by James Brumley | January 29, 2014 11:55 am
The good news coming out of JCPenney (JCP) right now? JCP has taken steps to make it so an outsider can’t buy a huge chunk of the company, gain a controlling interest on the Board of Directors and install an all-new management team.
The bad news — especially for JCP stock holders? Those same defensive steps will make it so an outsider can’t buy a huge chunk of the company, gain a controlling interest on the Board of Directors and install an all-new management team.
Yes, you read that right. The latest proposed update of the JCPenney poison pill could be considered a blessing or a curse, depending on which side of the JCP fence you sit on.
In a lot of ways, though, this sure-to-be debated issue is going to do something beneficial for everyone with a stake in JCPenney stock (long or short): It’s going to force JCP shareholders to commit for the long haul or bail out … and it’s going to force the current management team and current Board of Directors to prove they can do the job or leave their post.
In other words, one way or another, the end of the JCP saga is now in sight.
If you’re not sure what’s going on, here’s the quick and dirty version: JCP is close to insuring it won’t suffer a takeover like the one that allowed activist investor Bill Ackman to name Ron Johnson as CEO. Remember, that move pushed the department store to the brink of collapse and slaughtered the JCPenney stock price.
How is JCPenney trying to prevent a repeat disaster? By threatening a painful amount of dilution for any single person’s or entity’s stake that exceeds 4.9% of the total number of shares of JCP stock — a strategy referred to as a “poison pill.”
The onus for the new, lower cap on the size of the permissible stake (the prior poison pill allowed for up to a 10% stake in JCP stock) is founded on a tax rule described in Section 382 of the Internal Revenue Code. In simplest terms, any major change in the company’s ownership could mean part or all of $2 billion worth of tax-reducing losses the corporation could use to offset any future profits may be forfeited.
So on the surface, the poison pill does seem like a smart fiscal move for JCP. After all, things have been inordinately tough for the retailer, and anything that can ease its burden for the first $2 billion worth of net profits would be a welcome relief as JCPenney continues to walk its recovery path.
There’s just one little detail included with the proposed limitation, however, that should concern current JCP stock holders.
Reducing taxable income is a good thing. And if doing so means nobody can become a huge stakeholder in the company … well, that’ll just have to be something JCPenney stock holders learn to like. The board’s proposal as it stands right now, however, will keep the ownership restriction in place for three more years.
So for JCP stock investors, that’s three more years of nobody from the outside being allowed in. Ergo, realistically, that’s three more years of the current Board of Directors, which in turn means three more years of the same management team, the same dated strategies and possibly the same lack of success … with nary a chance of some much-needed personnel changes at the top of the JCPenney hierarchy.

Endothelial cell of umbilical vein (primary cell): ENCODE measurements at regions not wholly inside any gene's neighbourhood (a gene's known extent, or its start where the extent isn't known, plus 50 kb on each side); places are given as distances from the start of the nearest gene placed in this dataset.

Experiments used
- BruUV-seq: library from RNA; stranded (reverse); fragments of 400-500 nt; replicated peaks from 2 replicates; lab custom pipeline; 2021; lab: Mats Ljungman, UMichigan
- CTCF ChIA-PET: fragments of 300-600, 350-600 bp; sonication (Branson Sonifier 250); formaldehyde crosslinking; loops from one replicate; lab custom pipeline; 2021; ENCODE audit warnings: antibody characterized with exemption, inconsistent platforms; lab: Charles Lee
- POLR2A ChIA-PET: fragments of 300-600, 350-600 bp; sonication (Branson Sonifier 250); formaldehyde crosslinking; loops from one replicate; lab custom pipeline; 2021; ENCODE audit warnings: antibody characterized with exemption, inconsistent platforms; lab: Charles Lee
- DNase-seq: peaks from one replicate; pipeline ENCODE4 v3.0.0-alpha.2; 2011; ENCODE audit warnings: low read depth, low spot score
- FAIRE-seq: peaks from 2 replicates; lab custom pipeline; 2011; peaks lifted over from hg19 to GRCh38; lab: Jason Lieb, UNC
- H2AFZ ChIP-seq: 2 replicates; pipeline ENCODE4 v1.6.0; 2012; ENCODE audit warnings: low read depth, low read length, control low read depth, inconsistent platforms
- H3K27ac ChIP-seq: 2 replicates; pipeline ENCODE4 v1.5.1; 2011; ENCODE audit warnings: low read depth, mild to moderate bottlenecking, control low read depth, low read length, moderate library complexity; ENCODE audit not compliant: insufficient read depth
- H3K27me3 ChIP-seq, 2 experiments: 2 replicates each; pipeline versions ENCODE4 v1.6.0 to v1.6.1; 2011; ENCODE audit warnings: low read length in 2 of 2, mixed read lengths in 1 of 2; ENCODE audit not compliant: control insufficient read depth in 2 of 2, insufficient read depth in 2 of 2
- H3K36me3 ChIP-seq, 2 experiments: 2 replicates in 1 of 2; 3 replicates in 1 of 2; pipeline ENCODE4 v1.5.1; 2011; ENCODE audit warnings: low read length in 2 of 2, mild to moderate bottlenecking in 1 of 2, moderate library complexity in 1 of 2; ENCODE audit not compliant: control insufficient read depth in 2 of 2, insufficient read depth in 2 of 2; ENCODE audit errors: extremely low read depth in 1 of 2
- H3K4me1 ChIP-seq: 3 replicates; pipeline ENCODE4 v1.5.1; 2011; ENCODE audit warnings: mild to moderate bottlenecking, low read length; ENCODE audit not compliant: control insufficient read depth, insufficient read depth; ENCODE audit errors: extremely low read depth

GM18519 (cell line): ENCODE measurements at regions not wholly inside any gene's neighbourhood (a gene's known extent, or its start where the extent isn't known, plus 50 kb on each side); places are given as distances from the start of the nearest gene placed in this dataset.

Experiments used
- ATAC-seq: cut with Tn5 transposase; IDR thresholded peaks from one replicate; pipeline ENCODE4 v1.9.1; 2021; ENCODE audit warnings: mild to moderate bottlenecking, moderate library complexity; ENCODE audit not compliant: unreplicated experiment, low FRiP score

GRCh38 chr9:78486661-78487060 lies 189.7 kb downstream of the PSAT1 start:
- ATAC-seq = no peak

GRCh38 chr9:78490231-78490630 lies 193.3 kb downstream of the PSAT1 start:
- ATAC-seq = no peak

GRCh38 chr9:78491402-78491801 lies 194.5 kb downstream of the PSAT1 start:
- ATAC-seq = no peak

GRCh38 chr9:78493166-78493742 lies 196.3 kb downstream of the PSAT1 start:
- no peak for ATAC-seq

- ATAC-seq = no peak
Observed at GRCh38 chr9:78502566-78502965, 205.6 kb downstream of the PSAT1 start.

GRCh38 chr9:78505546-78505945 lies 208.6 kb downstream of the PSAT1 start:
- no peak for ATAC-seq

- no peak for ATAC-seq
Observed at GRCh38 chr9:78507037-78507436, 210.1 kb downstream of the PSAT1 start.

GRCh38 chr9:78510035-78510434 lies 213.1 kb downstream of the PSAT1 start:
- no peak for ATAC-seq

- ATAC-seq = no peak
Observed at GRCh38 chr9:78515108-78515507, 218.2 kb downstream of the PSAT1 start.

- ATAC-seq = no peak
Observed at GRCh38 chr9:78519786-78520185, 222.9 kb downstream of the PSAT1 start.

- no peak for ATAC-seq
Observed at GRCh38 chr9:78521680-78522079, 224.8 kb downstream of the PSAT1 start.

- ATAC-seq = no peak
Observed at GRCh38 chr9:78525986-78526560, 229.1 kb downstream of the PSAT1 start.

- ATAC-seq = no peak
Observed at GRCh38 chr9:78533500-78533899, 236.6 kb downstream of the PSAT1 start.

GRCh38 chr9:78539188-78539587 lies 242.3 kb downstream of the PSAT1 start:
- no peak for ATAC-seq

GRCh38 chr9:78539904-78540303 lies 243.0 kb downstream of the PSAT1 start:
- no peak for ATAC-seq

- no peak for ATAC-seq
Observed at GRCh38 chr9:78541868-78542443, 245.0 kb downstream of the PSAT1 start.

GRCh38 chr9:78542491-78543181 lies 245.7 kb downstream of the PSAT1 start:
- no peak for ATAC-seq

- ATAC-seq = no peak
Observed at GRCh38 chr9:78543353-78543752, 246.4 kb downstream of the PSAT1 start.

In other words, should JCP shareholders approve the proposal at May’s shareholder meeting, it’s tacitly a bet on the current management team and the current turnaround plan … with a generous three-year timeframe to produce said turnaround for the struggling retailer.
All of a sudden, that $2 billion worth of tax write-offs for JCPenney doesn’t seem nearly as important. Why? Because the poison pill also means it would be impossible for a legitimate retail turnaround artist to be placed somewhere on the Board of Directors, or better yet, within the ranks of JCPenney management.
Indeed, an approval of the updated poison pill proposal is a bet on things just as they are right now at JCP … for better or worse.
Perhaps it won’t matter. In fact, if JCPenney is on the right track, it shouldn’t matter, as the turnaround will have taken hold by 2017.
Given the precarious position JCP is already in, though, it’s conceivable that the retailer will need to raise money through a secondary offering, and/or need the capital and expertise (or management) that only a private equity firm can offer. If a major buyer or capital provider can’t own a meaningful chunk of JCP stock, however, they’re not apt to pony up any resources.
That could be the end of JCPenney.
As was noted, the poison pill proposal will be up for shareholder vote at the annual meeting in May. Hopefully JCP stock investors will take a step back and see the bigger picture before making a restrictive decision.
As of this writing, James Brumley did not hold a position in any of the aforementioned securities.
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